A Gun, ‘Don’t Look at My Face,’ and Then They Hit the Safehttp://cityroom.blogs.nytimes.com/2011/10/04/a-gun-dont-look-at-my-face-and-then-they-hit-the-safe/
Before he could react, George Bardwil had a gun pointed in his face.
It was Monday afternoon when Mr. Bardwil, a linen manufacturer, answered a call at his garden apartment on East 51st Street in Manhattan and was confronted by two robbers — one armed with a black semiautomatic handgun.
The gunman said, “ ‘Don’t look at my face,’ ” said Mr. Bardwil, 59, who is semiretired from his decades-old family-run business, Bardwil Industries, which makes tables linens, place mats, napkins and bath towels.
The robbers pushed their way into the first-floor residence in the five-story brownstone between Second and First Avenues in Turtle Bay, next door to the Laotian mission to the United Nations. They used twine and phone cords to bind the hands of Mr. Bardwil and two friends who were visiting and stole their wallets, cellphones and watches, according to Mr. Bardwil and the police.
Then, as the armed man stood guard over the victims, in the living room, the second robber paused, put black gloves on his hands and made his way to a safe in the bedroom. His movements were tracked by one of 15 security cameras Mr. Bardwil said he had installed in his house several months ago.
A housekeeper came into the apartment while the home invasion was in progress, said Mr. Bardwil. The armed assailant rushed her, threw his hand over her mouth and pushed her to the floor of the living room along with the other victims, he said.
The whole ordeal took less than five minutes, Mr. Bardwil said on Tuesday.
When the criminals left, Mr. Bardwil and the others wriggled out of their binds and called the police. Mr. Bardwil looked in the safe. He said the men had taken several watches worth $50,000 to $100,000 each, including a diamond-encrusted Louis Vuitton watch; paper money from the 1920s worth about $20,000; and antique jewelry, including an Art Deco diamond bracelet given to him by his grandmother.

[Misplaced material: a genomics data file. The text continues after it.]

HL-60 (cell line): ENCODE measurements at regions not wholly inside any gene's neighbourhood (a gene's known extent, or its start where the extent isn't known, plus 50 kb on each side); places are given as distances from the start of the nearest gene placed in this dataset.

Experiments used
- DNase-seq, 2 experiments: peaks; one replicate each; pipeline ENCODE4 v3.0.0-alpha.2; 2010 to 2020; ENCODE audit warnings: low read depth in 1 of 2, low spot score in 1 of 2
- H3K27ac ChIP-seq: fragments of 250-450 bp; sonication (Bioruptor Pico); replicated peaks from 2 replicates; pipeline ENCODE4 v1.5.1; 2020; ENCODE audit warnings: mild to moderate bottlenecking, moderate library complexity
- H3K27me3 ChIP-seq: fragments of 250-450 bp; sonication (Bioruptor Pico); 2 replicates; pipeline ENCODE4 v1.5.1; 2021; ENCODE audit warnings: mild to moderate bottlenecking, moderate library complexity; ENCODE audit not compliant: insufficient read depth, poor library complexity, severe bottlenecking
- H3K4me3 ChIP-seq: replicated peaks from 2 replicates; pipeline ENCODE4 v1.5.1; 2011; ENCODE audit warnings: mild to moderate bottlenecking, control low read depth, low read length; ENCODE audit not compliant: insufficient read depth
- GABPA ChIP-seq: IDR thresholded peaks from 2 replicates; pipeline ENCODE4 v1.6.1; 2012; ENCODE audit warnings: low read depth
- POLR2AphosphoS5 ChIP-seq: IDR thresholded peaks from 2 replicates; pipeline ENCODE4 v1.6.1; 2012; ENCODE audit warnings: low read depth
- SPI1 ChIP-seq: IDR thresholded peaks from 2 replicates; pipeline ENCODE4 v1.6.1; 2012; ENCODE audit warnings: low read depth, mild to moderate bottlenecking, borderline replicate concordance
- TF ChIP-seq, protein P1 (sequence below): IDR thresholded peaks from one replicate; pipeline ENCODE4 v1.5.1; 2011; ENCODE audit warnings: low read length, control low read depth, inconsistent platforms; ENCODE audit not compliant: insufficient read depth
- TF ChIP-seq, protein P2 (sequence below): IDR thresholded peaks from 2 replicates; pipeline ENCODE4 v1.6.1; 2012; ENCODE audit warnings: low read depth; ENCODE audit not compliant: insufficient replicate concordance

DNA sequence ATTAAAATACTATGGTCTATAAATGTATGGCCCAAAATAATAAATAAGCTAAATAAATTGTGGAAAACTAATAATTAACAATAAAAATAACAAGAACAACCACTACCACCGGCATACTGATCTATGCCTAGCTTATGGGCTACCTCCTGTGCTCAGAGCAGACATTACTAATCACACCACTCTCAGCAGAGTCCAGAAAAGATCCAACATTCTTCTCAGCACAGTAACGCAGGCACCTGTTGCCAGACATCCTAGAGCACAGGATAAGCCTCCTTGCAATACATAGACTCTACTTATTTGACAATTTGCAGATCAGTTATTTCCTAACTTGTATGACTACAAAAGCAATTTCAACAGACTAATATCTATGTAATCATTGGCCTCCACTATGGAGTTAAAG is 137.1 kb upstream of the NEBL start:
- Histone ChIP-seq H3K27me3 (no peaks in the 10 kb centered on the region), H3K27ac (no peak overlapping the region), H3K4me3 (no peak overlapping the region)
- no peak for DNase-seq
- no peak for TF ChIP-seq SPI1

Mr. Bardwil said there were signs the robbers knew what they were doing: they were able to slip into the building’s vestibule undetected; they seemed to know precisely where the safe was; and they knew where to find the controls for the surveillance cameras, which one of them disabled. People with information about the robbers are asked to contact the Police Department’s Crime Stoppers unit.
Mr. Bardwil said he was not sure if he had left the safe open or if the robber cracked it or knew the combination.
He could not immediately place a monetary value of the items taken, but he was in the process of putting together a list for detectives on Tuesday.
In retrospect, Mr. Bardwil said, things could have been worse.
“Nobody was hurt,” he said. “It’s just a bunch of junk as far as I’m concerned.”
Police: Man turned self in over artwork theft
An Oyster Bay man apparently listened to his conscience -- and called 911 Tuesday to say he wanted to turn himself in for stealing about $100,000 worth of art from his landlord, police said.Nassau County police said James Watt, 51, made the call from Theodore Roosevelt Park and told them he had sold the items he said he'd stolen from the 58-year-old woman.
More to follow.....................
Whatever prompted him to do it, Nassau Police say 51-year-old James Watt of Oyster Bay called 911 to turn himself in.
“He does like his landlord. He felt very bad. He had been doing apparently well, then relapsed,” police Lt. William Carrey told WCBS 880 reporter Sophia Hall.
Police say Watt told them he stole a number of pieces of art from his landlord, including statues and paintings. The artworks were worth approximately $100,000.
Police say Watt sold the stolen art to Coin Galleries of Oyster Bay. There’s no word on how much he sold them for.
Watt faces grand larceny charges. He’s being arraigned today.
Art Hostage Comments:
As Art Related crime is reported more in the media it can become a self fulfilling prophecy and feed off itself.
When times are hard and workers that are lucky enough to have a job in the domestic industry cannot make ends meet, then the criminal underworld step in to get intelligence about the wealthy employers of such hired help.
Criminals are now realising that retail premises are protected with security and CCTV etc and the odds of getting caught is becoming greater, even if the initial theft is successful. So now thieves are turning their attention to the private residences of people who may have valuable art and antiques in their home.
First, less security in private homes, less cataloging of art an antiques in private homes, and also private art and antiques theft is a property crime which authorities do not devote diminishing resources to.